financial news has been decidedly more bearish than bullish,
advisory firm Ernst & Young's oil and gas center says it
anticipates a steady close to the year. The oil and gas
industry is set to end 2011 strong amid great uncertainty in
the broader market, according to the firms quarterly oil
and gas update.
"I would not characterize the economy as robust and thriving
by any means, but the oil and gas industry is holding up well,"
said Marcela Donadio, Americas oil and gas leader for Ernst
& Young LLP. "New sources of energy supply and the
globalization of energy markets have created opportunity and
balance for the industry."
The recent dip in prices for oil and gas reflects increasing
supply and declining demand worldwide, in response to
manufacturing slowing and consumer confidence retrenchment.
Simultaneously, as the value of the Euro has decreased, the
value of the dollar has grown. And Libyan crude supplies have
started to return.
All of this has resulted in some relief at the pump for
consumers and a balancing of supply and demand fundamentals for
the industry, the firm said.
Physical crude markets are reasonably balanced but tight,
with global oil prices holding steady at around or upward of
On the non-OPEC side of the market, crude production showed
some increases this year, with production growth in North
American crude, primarily from US shale and from Canadian oil
sands, along with gains in Brazil and Russia, offsetting
declines in Europe.
However, spare capacity in OPEC remains low. This creates
tighter markets, with prices tending to move up sharply with
relatively small increases in demand.
The big unknown is which way demand will move, with a broad
lack of confidence in demand estimates right now and
forward-demand estimates coming down.
So far, Asia and the emerging economies have managed to hold
up their part in the demand equation, but growth in China
which has been the big demand growth driver for the past
five years is expected to slow.
That will have a negative impact on demand and cause further
weakening in commodity prices.
Natural gas production continues to boom. US gas production
is at its highest level in almost 40 years and storage is once
again at a normal level. After struggling early in the recent
decade, sustained investment and drilling activity, along with
technology advances, finally started
to pay off.
But gas demand growth has struggled with the broader economy
and remains largely at the mercy of the weather. In its latest
forecast, the US Department of Energy sees modest demand growth
continuing this year and next.
As unconventional, service-intensive projects increase, so has the demand
for equipment and services with subsequent increases in
To ensure access to needed equipment, supplies and
personnel, some large independents, including Chesapeake,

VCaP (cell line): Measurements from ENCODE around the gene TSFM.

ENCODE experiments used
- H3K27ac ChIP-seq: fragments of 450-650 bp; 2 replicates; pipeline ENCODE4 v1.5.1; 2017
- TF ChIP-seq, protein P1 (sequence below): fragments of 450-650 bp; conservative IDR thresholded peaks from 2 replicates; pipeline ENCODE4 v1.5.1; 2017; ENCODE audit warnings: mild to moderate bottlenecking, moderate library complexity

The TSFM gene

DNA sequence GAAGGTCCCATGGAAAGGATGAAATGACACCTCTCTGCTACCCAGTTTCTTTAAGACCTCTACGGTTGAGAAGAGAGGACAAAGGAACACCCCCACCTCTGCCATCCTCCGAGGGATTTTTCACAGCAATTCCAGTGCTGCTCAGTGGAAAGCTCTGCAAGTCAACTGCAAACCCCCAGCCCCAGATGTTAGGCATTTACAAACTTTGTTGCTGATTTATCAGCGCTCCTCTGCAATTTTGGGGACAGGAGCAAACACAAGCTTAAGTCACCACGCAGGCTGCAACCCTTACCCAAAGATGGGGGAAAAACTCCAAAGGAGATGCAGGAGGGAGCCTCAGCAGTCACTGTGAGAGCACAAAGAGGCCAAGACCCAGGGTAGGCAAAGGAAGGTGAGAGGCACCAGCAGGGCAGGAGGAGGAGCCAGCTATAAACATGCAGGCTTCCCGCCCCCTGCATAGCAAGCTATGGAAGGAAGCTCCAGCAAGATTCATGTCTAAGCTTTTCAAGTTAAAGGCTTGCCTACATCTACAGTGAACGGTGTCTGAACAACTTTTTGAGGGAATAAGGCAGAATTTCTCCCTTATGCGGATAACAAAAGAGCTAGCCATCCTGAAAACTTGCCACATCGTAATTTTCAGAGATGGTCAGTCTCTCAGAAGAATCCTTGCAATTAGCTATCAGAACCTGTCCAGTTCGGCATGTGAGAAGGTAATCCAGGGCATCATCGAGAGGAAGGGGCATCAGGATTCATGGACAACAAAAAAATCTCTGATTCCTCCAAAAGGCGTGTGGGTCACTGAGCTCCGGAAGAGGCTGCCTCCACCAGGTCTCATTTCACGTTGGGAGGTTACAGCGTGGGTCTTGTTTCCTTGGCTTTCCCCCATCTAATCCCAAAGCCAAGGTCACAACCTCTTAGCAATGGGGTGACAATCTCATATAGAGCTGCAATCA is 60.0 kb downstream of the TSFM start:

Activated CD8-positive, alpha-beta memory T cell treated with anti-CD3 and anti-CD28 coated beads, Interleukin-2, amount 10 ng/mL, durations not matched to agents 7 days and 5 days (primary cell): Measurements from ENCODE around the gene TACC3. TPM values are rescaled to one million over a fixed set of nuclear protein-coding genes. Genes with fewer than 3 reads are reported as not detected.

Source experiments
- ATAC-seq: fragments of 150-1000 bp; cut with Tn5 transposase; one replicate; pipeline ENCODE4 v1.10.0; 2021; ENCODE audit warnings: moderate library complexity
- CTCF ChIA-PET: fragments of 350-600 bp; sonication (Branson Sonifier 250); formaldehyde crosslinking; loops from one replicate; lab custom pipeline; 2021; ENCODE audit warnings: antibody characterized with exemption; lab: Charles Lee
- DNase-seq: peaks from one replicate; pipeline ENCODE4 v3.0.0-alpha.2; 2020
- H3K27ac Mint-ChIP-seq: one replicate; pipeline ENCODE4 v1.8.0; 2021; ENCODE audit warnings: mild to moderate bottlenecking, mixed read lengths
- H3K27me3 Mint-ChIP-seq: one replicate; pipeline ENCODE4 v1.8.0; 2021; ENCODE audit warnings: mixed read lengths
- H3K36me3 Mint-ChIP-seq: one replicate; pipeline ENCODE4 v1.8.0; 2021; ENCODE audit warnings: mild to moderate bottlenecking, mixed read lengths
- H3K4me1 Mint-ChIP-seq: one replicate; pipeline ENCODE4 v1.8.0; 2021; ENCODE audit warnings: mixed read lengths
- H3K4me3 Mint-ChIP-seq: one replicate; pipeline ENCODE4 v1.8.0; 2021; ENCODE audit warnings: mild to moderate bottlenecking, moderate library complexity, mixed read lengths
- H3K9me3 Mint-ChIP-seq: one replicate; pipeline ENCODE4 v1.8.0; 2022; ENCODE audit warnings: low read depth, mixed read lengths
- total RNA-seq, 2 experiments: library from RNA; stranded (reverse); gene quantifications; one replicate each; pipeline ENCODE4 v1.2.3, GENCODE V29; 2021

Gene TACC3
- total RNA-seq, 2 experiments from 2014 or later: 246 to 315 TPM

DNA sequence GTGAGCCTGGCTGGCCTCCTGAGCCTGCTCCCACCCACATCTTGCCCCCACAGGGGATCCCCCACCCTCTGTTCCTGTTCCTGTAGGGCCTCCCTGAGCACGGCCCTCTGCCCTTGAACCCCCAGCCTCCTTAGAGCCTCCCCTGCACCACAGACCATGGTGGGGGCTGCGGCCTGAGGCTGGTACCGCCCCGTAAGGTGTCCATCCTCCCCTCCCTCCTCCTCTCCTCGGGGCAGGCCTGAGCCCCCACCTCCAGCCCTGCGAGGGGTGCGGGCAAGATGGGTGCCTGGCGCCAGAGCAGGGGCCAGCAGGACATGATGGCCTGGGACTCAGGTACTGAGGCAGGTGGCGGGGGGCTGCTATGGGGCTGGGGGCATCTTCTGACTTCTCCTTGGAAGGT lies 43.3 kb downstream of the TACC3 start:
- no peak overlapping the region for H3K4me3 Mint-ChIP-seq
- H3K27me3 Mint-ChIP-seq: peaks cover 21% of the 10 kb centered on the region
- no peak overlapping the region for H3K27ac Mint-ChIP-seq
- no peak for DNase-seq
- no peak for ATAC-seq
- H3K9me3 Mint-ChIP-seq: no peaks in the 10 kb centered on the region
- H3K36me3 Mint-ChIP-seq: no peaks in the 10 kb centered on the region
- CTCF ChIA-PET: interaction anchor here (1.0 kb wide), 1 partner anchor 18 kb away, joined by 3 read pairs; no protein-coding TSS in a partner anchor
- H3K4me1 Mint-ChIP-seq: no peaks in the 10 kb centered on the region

Pioneer and EOG Resources Inc., are moving to own and operate
the equipment and services they will need.
Decades ago, service functions were largely "in-house."
Upstream companies typically owned and managed the service
But as drilling processes became more specialized during the
1970s and 1980s, and operators chose to focus more on "core
competencies," those functions were increasingly spun off to an
independent oilfield services segment.
The industry is starting to see a "reintegration" of the
service function into upstream companies as a means of ensuring
access to those services and managing capital costs.
Despite the strong rise in crude oil prices, US refiners
have generally had a good year thus far, according to Ernst
& Young. Midcontinent refiners in particular, with access
to the relatively undervalued crude oils like WTI and Canadian
heavy, generally saw much stronger gains than those more
exposed to global crude oil markets, such as the coastal
However, two key issues could impact this positive momentum:
1) Additional global refining capacity continues to be
added, 2) export-oriented economies, which have generated the
bulk of demand growth for refined products, will decrease
demand in response to economic malaise in developed
These factors will increase supply pressures, drive down
demand for refined products and dilute margins, according to
Transactions and Conclusions
Third quarter oil and gas transaction activity was
once-again solid. While there were some gains over the previous
quarter, it was nowhere near the volume and value that we saw
at the end of last year.
With Kinder Morgan's $21.1 billion acquisition of El Paso
Corp. getting the fourth quarter off to a strong start, Ernst
& Young expects to see continued growth in deal volume for
the remainder of 2011 and into 2012.
In the end, the industry has evolved in such a way that it
is less impacted by the lagging economies of developed
The industry has globalized, diversified and created
additional opportunities, thereby making it better able to
protect against broader market fluctuation.